I have a brake bleeding question. We installed a Wilwood four-wheel disc brake system in my ’68 Nova about 15 years ago, and for a couple of years of driving the car stopped very well before it was put away. The car has now been sitting, waiting for me to finish it. My friends and I have finally got it together. We changed the automatic trans over to a manual which required changing the pedals, but that was the only thing that remotely came near the brakes. The brakes worked fine when the car last ran, but now we’ve got a very low spongy pedal. We’ve bled the system several times but with no luck. It still has a very spongy pedal where only at the very end of the travel do the brakes apply. Do you have any ideas? — D.L.
Jeff Smith: Assuming you’ve bled the system correctly, there may be a solution here.
The clue was you converting from an automatic to a manual transmission. That means you would have changed the pedal assembly to a brake and clutch pedal assembly. When this is done, it’s not unusual for the brake pedal to be adjusted in such a way that it presses on the master cylinder piston, moving it slightly inward. This many not sound like a big deal, but it is.
We’ve included a cross-sectional drawing of a master cylinder that shows how the two pistons in a dual master cylinder are arranged.
Note the position of the piston relative to the vent port.
With the piston fully retracted in the bore, the seal travels past this vent and opens into the reservoir. If, however, the piston and seal assembly is forced slightly forward in the bore, the seal can close off this vent passage.
Fluid still enters from behind the piston to compensate for fluid that might be lost, but without the vent, the pressure balance is inadequate. Both systems must be functional for the brakes to operate correctly.
We had a similar problem with a hot rod a few years ago with the same symptoms. Our first clue was when we attempted to gravity bleed the system and very little fluid escaped. At first we attributed this to blocked bleeder screws, but they turned out to be clean.
Next, at the suggestion from our buddy Bill Irwin, we removed the master cylinder cover, covered the engine compartment around the master with large towels and looked to see if there was a spout of brake fluid that would shoot up when we lightly applied the brake pedal. No spout appeared which suggested our pedal was improperly adjusted.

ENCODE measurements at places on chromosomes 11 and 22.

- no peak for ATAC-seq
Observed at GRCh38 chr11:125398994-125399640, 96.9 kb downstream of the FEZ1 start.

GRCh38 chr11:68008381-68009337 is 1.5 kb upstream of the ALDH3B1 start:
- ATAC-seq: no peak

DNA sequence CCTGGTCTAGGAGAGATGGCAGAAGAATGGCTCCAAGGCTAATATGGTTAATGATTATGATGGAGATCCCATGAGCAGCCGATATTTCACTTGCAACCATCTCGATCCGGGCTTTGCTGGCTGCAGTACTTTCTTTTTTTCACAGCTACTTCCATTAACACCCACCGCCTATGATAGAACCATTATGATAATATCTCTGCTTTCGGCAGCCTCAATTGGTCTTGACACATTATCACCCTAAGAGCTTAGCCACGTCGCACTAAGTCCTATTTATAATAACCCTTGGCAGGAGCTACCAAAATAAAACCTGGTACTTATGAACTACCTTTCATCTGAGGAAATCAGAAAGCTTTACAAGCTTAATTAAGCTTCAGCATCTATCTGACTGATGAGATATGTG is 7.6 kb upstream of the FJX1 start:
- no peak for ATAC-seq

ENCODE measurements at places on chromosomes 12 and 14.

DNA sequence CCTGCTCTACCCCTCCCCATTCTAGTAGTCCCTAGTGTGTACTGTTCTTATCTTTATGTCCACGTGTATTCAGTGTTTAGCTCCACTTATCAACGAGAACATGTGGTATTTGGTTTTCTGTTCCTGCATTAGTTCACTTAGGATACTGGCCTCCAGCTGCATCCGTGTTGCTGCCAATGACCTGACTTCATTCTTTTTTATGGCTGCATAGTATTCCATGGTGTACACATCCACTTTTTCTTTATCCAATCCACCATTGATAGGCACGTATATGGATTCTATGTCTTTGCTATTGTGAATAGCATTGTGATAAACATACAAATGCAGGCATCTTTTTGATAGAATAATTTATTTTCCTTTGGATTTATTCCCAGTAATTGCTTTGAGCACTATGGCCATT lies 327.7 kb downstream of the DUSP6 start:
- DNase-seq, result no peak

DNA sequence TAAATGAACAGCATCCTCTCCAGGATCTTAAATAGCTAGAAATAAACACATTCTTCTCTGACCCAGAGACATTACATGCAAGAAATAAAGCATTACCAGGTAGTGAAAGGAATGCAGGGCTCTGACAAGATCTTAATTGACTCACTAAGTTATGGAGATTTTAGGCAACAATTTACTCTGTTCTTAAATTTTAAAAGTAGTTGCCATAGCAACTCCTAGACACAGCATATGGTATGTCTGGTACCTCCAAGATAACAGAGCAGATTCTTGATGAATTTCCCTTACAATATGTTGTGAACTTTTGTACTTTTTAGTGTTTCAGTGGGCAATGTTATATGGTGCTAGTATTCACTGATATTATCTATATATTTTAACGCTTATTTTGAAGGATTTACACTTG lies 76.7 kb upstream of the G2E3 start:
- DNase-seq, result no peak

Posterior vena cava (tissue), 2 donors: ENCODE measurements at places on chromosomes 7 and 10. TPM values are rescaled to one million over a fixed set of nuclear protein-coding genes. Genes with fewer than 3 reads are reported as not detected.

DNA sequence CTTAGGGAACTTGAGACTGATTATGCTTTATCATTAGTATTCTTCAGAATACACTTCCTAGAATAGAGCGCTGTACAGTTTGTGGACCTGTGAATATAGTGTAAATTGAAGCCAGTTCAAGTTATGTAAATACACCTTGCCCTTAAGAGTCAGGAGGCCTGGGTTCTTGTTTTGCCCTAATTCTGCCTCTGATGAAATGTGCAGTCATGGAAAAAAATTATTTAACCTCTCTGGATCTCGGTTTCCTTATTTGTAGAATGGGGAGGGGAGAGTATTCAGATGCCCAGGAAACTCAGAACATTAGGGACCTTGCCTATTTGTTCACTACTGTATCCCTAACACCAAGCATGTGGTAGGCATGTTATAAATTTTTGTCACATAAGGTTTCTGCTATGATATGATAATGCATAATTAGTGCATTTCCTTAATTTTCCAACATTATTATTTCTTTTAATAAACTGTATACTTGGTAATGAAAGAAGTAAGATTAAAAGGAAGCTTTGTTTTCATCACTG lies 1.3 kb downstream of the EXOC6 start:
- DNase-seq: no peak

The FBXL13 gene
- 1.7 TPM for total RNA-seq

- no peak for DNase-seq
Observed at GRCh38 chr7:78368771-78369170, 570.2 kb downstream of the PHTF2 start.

What we found was a new brake pedal switch had been installed. When it was adjusted, it inadvertently pushed the brake pedal forward, moving the master cylinder piston forward which closed the master cylinder vent port.
We then re-adjusted the brake pedal to create a tiny amount of pedal free play at the master cylinder. We then re-tested the master and noticed a small spout of brake fluid appear in the reservoir when the pedal was depressed. This showed that the system was now allowing the piston cylinders to access the vent. We’ve also seen systems that work properly but don’t exhibit that little squirt of fluid from the reservoir.
Once the brake pedal was properly adjusted, the system began to work more freely and the pedal still exhibited a slight spongy feel but more importantly, the pedal was much firmer at a much higher position than previously. We ran through one more brake bleeding session and the pedal immediately returned to its solid, high-position feel that we had come to expect.
This is one of those times when a simple fix can be performed very quickly and a troublesome problem is eliminated. Those are the ones we like the best — easy problems that are easy to fix!